This week, the talented Liz Baillie (btw, you should check out her RustConf talk if you haven’t already) asked what a good list would be for people who are interested in programming languages and compilers. I took it as a good excuse to write a blog post with some of my recommendations. I’m going to attempt to put together a list that doesn’t require a lot of background information, but as these things go, sometimes you’ll have to re-read portions of books to get their benefit. Also, this isn’t going to be an exhaustive list. I have never read through an exhaustive reading list before. Instead, this is definitely biased towards writing real code, getting things working, and learning by doing. Without further ado, let’s get started!
To kick things off, the first thing to do is to remove any fears we have about thinking that compilers are big complicated things that are only possible by the most heroic of efforts. Yes, some compilers can be quite complex, but that’s true of many kinds of industrial software. At its core, though, the compiler just does a few relatively simple things. So let’s demystify those things.
First off, let’s make a small compiler. @thejameskyle has written a cool tutorial that helps take you through the steps of creating a simple compiler. Rather than chewing your way through dusty tome after dusty tome before you write your first line of code, my suggestion would be to always have a code editor open at each step of the way. Play with the ideas as you learn them.
Alright, next, after we’ve played around with our little compiler and made a few changes and see how our changes affect the output, it’s time to start building up our knowledge. Fundamentally, how a programming language works can be described in abstractions that build on other abstractions. If we peel these abstractions away, we’re left with a pretty simple foundation.
One of the compiler books I liked that help build up these abstractions from a simple base is Jeremy Siek’s compiler course. The notes are laid out by chapter, and each chapter introduces a new concept that you’ll add to the compiler. I enjoyed the hands-on approach, since you can think about how each feature affects each part of the compiler. It definitely gave me a “oh my god, I can’t believe this works!” moments. You may also want to adjust to fit your particular style. For example, if something like the assembly piece feels awkward, you could instead output code to a language you’re more familiar with, and work through the other steps of the compiler.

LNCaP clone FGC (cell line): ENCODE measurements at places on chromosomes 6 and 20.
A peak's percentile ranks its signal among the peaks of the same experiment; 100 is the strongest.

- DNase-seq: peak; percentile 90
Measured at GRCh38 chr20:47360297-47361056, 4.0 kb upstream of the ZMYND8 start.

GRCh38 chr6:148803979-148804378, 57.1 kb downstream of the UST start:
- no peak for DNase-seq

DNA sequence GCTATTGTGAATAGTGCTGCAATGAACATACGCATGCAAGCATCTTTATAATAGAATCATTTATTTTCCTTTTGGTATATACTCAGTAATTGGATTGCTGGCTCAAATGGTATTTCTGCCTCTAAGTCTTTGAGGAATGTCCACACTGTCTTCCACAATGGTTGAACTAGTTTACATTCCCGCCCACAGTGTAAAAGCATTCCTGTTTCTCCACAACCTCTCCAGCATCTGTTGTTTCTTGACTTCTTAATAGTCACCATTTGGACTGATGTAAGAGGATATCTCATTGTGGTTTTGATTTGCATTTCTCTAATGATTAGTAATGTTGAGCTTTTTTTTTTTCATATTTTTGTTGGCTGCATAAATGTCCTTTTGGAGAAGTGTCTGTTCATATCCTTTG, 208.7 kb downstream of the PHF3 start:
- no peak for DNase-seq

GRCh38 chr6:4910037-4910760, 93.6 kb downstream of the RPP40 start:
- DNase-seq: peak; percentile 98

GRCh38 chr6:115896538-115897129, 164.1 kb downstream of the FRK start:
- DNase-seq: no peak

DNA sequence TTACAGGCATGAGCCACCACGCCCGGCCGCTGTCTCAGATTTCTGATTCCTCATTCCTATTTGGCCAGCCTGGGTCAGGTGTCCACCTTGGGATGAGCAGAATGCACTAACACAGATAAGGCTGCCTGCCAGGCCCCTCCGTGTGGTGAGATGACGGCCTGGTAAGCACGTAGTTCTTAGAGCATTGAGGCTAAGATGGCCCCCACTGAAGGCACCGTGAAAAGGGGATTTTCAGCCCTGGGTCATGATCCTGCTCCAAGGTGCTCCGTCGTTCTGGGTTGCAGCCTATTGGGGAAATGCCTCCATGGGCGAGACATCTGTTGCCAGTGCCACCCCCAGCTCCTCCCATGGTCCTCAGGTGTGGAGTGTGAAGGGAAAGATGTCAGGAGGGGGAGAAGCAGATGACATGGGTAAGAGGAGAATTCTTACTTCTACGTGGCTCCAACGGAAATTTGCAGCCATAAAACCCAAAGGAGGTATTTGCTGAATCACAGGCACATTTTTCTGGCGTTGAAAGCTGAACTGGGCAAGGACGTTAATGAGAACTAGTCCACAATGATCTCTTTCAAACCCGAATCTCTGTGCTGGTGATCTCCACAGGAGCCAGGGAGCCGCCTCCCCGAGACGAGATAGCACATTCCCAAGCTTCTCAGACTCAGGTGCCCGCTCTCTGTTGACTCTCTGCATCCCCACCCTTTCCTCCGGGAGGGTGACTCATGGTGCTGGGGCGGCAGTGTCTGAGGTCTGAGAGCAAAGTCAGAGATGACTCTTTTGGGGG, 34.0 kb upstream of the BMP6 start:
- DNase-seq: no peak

On the programming language side, probably one of the better survey books I’ve seen is Programming Language Pragmatics. I’d probably pair it with something like Masterminds of Programming or Coders at Work. These two books are interviews with programming language creators. Creating programming languages is definitely equal parts art and engineering, and bouncing between the creators talking about the art and seeing how the engineering works in practice might help see parts of the picture a bit clearer.
I used to hate doing homework. I mean, who didn’t? But getting a little older, I realize just how useful doing some of the problems in the book can be. That’s the time where you actually are solving little puzzles. And, if you’re lucky, it’s also a great chance to have one of those “a ha!” moments that unlock the next set of secrets.
If you’re like I was at the time, you’ve heard of “functional programming” about a million times but weren’t sure why anyone should care all that much. It wasn’t really until I was working through Introduction to Functional Programming by Bird/Wadler that things started to click. The problems in this book are great. They’re juicy enough that you might have to work at them a little, but you come away with a much better sense of the concepts in each chapter.
Another book I enjoyed the problems in is the Dragon book. The problem with the Dragon book, though, is that it definitely feels like a stuffy college textbook. That said, it’s worth a skim. My favorite part about it are the problems in the earlier chapters. Working through those gave me a bit more confidence I understood the concepts.
Perhaps another problem with the well-known dragon book is that the dragon is a bit long in the tooth these days. Modern techniques have moved on a bit from where they were a few decades ago.
One thing to check out to see a bit more of how modern compilers work is the LLVM chapter of Architecture of Open Source Applications (which may also be a fun read for someone interested in how things work generally).
I don’t know of a good book on this topic, but there’s a good video that goes into some of the ways that modern compilers work differently than those in the dragon book.
When you’ve worked your way to this point and are feeling pretty confident, it’s time to scale to the dizzying heights. To get there, you’ll inevitably come across Types and Programming Languages (which you might hear pronounced “tapple”). I’m not going to mince words, this book is brutal. It took months and months of working on it to crack it. I managed to finally get my head around it by methodically using a hands-on approach. I went chapter by chapter and implemented each new language concept the author introduced. It took a little while, but it managed to turn the greek symbols into something a bit more concrete.
At this point you have quite the toolbox. You’ve written a few small compilers, you’ve seen how language features work and how they interact with each other, you can read academic papers (if need be), and maybe you’ve even made a programming language of your own. Now you can branch out to almost anywhere.